Raise Them Right!

The garden beds that is!

We spent February preparing our gardens for spring. The weather has finally been so nice to get outside and get your hands dirty!

We have added some new raised beds thanks to some old salvaged tires and broken feed trough my husband found and placed in the garden. Raised beds allow me to amend soil quickly for growing and contain crops that may spread like mint or asparagus. I also think they are cute! In total, we added four raised tractor tire beds and one old feed trough (that sprung a leak!) bed!

Both setups had to be slightly modified before use. For the tires, Bryon cut the top rim of the tire off so we could fill up with dirt/ soil and work it. Otherwise the lip of the tire would cover a good portion of opening and would limit growing capacity. In addition, I have short arms and I don’t want to reach that far! He had to use a 4″ grinder to make a hole in the top of the tire rim and then a sawzall to cut the rim off. The top we removed I will use later to go around the base of sapling for the soon-to-be peach & plum orchards. For the old trough, he used the 4″ grinder to simply cut out the bottom. We did counter sink the trough purely for aesthetic purposes!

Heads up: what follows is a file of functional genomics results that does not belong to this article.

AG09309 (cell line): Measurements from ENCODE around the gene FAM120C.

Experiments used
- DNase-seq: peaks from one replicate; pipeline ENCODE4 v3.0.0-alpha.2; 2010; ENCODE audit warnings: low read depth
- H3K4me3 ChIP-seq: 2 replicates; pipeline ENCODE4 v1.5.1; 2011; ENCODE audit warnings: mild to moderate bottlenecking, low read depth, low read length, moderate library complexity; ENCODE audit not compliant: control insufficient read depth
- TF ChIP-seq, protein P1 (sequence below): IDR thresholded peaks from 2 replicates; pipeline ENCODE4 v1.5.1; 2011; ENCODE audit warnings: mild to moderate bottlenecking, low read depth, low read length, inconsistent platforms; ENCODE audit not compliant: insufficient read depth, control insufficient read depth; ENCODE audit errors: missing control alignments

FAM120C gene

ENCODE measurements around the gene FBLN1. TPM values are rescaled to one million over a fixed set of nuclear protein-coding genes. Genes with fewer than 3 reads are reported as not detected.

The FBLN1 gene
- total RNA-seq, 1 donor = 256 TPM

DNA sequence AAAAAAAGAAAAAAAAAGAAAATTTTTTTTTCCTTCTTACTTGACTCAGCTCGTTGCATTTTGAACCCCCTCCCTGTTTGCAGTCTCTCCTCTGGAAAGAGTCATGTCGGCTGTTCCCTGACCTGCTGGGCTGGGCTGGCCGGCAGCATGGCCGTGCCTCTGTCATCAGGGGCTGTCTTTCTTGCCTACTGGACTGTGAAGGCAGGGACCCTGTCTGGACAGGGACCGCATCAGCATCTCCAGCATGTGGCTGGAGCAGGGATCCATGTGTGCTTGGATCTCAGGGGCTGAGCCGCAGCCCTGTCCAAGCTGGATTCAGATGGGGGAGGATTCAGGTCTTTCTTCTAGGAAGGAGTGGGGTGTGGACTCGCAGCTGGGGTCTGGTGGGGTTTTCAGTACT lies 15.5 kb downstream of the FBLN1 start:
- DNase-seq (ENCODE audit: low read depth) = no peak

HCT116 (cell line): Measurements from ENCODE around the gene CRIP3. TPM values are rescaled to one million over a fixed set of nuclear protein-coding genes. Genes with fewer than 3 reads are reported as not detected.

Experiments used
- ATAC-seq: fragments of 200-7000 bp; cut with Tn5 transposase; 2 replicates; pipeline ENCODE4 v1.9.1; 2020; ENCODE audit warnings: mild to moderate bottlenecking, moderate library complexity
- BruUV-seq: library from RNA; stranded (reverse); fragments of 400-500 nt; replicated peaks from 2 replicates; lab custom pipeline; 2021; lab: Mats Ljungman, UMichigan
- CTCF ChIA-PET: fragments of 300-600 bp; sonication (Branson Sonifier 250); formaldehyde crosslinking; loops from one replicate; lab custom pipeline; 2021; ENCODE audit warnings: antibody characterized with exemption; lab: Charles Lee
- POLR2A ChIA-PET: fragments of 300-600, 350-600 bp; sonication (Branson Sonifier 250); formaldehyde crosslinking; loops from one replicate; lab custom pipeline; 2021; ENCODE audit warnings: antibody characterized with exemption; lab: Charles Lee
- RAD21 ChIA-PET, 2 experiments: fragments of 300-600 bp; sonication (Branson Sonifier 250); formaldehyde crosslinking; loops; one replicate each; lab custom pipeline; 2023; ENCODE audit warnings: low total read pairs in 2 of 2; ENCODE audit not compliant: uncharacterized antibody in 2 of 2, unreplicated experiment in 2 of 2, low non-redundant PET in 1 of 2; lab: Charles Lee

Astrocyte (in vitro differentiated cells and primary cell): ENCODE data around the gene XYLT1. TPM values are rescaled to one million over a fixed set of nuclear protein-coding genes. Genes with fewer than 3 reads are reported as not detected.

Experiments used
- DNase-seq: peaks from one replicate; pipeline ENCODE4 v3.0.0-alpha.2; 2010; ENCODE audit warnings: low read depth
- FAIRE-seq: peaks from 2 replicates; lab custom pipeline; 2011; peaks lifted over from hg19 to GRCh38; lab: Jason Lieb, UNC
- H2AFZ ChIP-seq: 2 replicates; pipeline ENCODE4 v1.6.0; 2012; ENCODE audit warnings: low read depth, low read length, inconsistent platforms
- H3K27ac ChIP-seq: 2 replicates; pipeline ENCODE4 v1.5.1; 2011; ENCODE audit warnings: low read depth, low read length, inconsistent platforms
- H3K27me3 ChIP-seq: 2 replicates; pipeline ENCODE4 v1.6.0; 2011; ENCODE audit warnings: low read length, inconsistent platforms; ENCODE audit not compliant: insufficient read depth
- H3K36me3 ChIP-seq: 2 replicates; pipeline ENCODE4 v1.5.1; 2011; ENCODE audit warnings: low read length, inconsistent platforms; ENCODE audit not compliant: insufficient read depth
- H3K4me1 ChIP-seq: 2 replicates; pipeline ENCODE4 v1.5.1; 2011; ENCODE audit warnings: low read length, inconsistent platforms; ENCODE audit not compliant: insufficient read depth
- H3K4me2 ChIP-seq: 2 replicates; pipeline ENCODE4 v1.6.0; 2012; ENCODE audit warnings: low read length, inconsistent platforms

Now to the down and dirty- filling all these up with soil! First, we placed cardboard in the bottom for worm food and some weed control. Next we need soil. You can’t just add dirt because it will get too hard and hold too much water. You can’t add straight potting mix because it’s too light and will drain too fast. I prefer miracle gro raised bed soil. I got burned two years ago with an off brand alternative so I haven’t really ventured out much with other options. I’ve been sticking to what I know works. Originally, I wanted to completely fill each one with bagged soil but that wasn’t feasible. I didn’t realize how much dirt was required for each tire until I did the math.

For all you math/ algebra students that ask “when am I going to use this in real life?”

The volume of a cylinder is pi (3.14) x radius (squared) x height.

One tire measured 4 ft diameter (2 ft radius) x 2 ft height so…..

3.14 x 4ft x 2ft = 25.1 cubic feet

As seen above each bag covers 1.5 cubic feet for $8.98. (25.1 / 1.5 = 16.7 bags for one tire x $8.98 per bag = $149.96)

Now I have 4 tires and one trough so we are talking about $800 dollars of dirt ! WOW! Nope!

Luckily, Bryon found us a cheaper option!